Supportive Sibling

Understanding the Challenges and Resilience of Teen Siblings

Let’s talk about teen siblings. Adolescence is a time of change, it’s the key time for developing more rational thinking and creating their own identity. It can be a topsy-turvy time as they juggle their changing bodies and emotions and start to think about the future. 

When you add a brother or sister with disability into the mix, things can seem even more uncertain, and research tells us impacts youth mental health. 

This blog will look at how the teen years can hold extra stresses for siblings but also it will explore the protective factors which can assist teen siblings developing mental health wellbeing and resilience.

There are some key factors which support young people navigate through these years, to ideally come out strong and resourceful on the other side. These include:

  • Strong family connections
  • Strong peer connections
  • A sense of belonging at school or other activities, e.g., sport or music
  • Help-seeking skills

Again, for young people who have a brother or sister with disability these factors can sometimes be more complex. 

Teen Siblings

In terms of family, there can be added stresses associated with disability and trying to access the support needed. Teen siblings can feel that their concerns/feelings don’t matter to anyone else, which can lead to them feeling isolated in their family when the disability support needs of a brother or sister often take priority. They might not want to add to the stress of parents, so keep any worries to themselves. They may hesitate to ask for help elsewhere too.

With regard to identity and independence, on the one hand, they might be trying to move away a little, to pursue their own goals regarding career and relationships, but at times that might seem difficult. If the family is close, they might feel overly responsible for other family members and feel unsure or hesitant about developing independence

There might be:

  • Sadness about their brother or sister not being able to do many of the things they can do, and then guilt about their own achievements
  • A sense of unfairness that parents spend so much time with or focussed on the child/young person with disability
  • Anger and or embarrassment about the behaviour of their brother or sister especially in front of friends
  • Fears about the future and who will care for their brother or sister
  • As they develop, there can be concerns about finding a partner who understands and accepts their brother/sister with disability. And moving into adulthood, concerns about creating their own family, genetic factors at play and how they would manage if they had a child with disability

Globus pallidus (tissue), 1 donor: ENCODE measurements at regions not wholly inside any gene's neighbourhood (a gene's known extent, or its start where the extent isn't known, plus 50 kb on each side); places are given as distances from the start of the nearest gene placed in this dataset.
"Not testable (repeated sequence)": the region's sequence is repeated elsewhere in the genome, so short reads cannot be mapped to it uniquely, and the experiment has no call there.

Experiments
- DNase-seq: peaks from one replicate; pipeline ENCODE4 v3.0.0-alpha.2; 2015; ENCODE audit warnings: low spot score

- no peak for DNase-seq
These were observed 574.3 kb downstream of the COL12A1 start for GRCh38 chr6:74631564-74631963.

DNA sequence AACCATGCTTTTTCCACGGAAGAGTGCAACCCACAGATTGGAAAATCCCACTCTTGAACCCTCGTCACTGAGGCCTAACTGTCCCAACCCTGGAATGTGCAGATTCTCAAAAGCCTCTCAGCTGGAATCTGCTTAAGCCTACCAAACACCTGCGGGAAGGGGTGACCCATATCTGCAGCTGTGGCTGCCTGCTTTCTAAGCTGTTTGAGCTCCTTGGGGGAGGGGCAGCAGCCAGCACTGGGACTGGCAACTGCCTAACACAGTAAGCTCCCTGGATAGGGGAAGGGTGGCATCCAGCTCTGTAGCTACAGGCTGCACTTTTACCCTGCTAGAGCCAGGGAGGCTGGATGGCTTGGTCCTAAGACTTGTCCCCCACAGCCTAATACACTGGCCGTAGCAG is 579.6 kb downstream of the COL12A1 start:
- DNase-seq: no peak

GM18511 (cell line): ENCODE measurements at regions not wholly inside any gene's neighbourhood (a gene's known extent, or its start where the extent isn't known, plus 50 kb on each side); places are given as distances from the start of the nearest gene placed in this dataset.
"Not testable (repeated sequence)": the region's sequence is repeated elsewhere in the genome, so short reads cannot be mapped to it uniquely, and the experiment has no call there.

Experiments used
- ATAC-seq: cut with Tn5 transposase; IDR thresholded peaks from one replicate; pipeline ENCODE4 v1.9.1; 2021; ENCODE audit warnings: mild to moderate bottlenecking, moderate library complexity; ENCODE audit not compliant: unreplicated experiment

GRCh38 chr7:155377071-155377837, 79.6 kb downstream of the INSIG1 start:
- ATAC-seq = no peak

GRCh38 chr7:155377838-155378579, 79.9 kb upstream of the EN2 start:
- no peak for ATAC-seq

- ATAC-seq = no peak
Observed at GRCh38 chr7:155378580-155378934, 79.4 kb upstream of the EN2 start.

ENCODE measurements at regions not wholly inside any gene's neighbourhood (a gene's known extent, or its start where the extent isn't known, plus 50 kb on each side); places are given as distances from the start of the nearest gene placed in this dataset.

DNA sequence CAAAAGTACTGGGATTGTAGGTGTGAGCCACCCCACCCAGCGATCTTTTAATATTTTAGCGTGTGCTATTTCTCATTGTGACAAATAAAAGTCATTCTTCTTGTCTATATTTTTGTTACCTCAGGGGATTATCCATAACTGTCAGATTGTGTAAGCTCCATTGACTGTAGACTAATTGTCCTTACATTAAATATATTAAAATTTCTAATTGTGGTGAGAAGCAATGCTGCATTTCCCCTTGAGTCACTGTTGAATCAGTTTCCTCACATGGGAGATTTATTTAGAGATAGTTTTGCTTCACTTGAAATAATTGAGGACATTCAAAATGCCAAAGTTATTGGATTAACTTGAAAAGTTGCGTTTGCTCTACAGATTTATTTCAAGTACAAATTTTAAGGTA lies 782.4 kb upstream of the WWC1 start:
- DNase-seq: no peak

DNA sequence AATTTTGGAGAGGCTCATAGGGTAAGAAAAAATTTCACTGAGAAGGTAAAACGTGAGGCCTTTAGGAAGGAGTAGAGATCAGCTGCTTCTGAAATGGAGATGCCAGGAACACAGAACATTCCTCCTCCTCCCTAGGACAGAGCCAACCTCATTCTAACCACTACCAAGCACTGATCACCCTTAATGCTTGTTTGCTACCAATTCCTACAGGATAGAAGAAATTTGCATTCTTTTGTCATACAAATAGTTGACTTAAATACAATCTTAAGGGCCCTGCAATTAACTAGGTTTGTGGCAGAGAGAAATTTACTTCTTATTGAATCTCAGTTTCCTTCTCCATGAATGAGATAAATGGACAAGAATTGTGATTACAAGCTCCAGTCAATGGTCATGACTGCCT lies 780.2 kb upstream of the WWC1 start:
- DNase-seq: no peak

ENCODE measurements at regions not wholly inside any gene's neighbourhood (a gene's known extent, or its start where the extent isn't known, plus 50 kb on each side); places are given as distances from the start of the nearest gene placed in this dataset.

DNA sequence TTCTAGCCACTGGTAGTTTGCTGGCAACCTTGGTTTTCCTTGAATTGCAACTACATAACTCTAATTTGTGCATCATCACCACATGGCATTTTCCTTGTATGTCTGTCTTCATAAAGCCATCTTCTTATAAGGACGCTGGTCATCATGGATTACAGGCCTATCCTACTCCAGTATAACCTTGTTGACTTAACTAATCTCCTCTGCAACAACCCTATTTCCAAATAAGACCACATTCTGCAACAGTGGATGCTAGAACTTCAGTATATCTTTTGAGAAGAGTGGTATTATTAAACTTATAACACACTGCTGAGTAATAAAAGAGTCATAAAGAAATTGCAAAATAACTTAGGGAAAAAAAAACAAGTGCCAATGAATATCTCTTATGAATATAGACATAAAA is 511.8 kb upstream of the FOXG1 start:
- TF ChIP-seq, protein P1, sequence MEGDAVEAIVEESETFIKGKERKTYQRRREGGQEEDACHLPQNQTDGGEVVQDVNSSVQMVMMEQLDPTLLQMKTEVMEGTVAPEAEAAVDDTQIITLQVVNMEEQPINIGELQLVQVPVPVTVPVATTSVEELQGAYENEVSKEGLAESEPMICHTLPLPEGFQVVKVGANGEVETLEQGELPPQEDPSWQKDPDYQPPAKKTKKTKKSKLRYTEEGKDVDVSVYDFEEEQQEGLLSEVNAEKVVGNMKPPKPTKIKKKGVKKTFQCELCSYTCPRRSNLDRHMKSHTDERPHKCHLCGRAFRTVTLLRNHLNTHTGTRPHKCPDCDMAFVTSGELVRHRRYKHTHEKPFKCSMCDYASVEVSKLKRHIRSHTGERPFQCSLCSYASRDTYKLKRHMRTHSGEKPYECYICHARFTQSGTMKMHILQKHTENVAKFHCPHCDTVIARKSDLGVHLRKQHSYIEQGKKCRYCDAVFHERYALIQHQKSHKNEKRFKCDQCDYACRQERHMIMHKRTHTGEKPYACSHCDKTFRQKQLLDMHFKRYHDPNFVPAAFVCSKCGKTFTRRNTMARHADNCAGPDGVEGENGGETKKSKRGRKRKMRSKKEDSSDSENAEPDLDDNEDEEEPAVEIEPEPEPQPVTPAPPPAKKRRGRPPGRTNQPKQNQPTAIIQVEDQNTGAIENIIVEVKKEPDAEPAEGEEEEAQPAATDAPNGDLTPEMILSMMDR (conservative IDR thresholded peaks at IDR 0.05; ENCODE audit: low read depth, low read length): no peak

As one teen sibling said, “I’m a twin but not just any old twin, my twin has á disability. It is extremely hard to cope with at times especially when I start thinking about all the great ‘twin things’ we could have got up to and how we would have helped each other out with absolutely everything. It hurts to feel that way at times and I wish with all my heart that she wouldn’t have this disability. I hate it when we go shopping and people stare at her like she’s from another planet – that really hurts and I feel angry with my sister for making people stare and then I feel angry with myself and guilty for feeling like that”.

Another twin who I worked with many years ago, felt enormous pressure to succeed, to be perfect for her parents. She was indeed an A grade student, but she had numerous stress related physical health problems.

With regard to peer relationships, teen siblings have said that other young people don’t understand what it is like to be a sibling of someone with a disability, and often siblings can become disconnected from peers whose lives can be so different and appear so perfect. The daily concerns of other siblings can seem trivial to a sibling who is experiencing major stress in their family. There can be further isolation if their family has difficulty in supporting them with extra-curricular activities, where many peer friendships are started.

Teens with Disabled Sibling

There are coping strategies that help a sibling with resilience building as they transition into adulthood. The key is to increase these factors in a young person’s life. Ideas include:

  • Listen to teens and assist them to identify feelings and express concerns
  • Let them know you understand that being a sibling can bring challenges
  • Share coping strategies to manage stress, e.g., physical activity, journaling, music, mindfulness (some work better than others for each individual)
  • Let them know it is ok to have their own goals and interests and encourage participation. Remember too that all young people go through phases. Even the most caring of siblings may want to distance themselves from family for periods of time
  • Encourage engagement with a school counsellor, mental health services or other therapists to talk through concerns, learn coping strategies and have support to engage with peers
  • Ensure a suitable study space at home or if this is not possible, work out ways they might have dedicated quiet time at school, the library or extended family/friends’ house
  • If the sibling has concerns about genetic issues, assist them to talk with a genetic counsellor
  • Encourage connection with other siblings. Siblings Australia is exploring a number of options for peer support for teen sibs. Siblings can register interest for our TeenSib programs/supports via this page Disability Support For Teen Siblings of People with Disability | Siblings Australia
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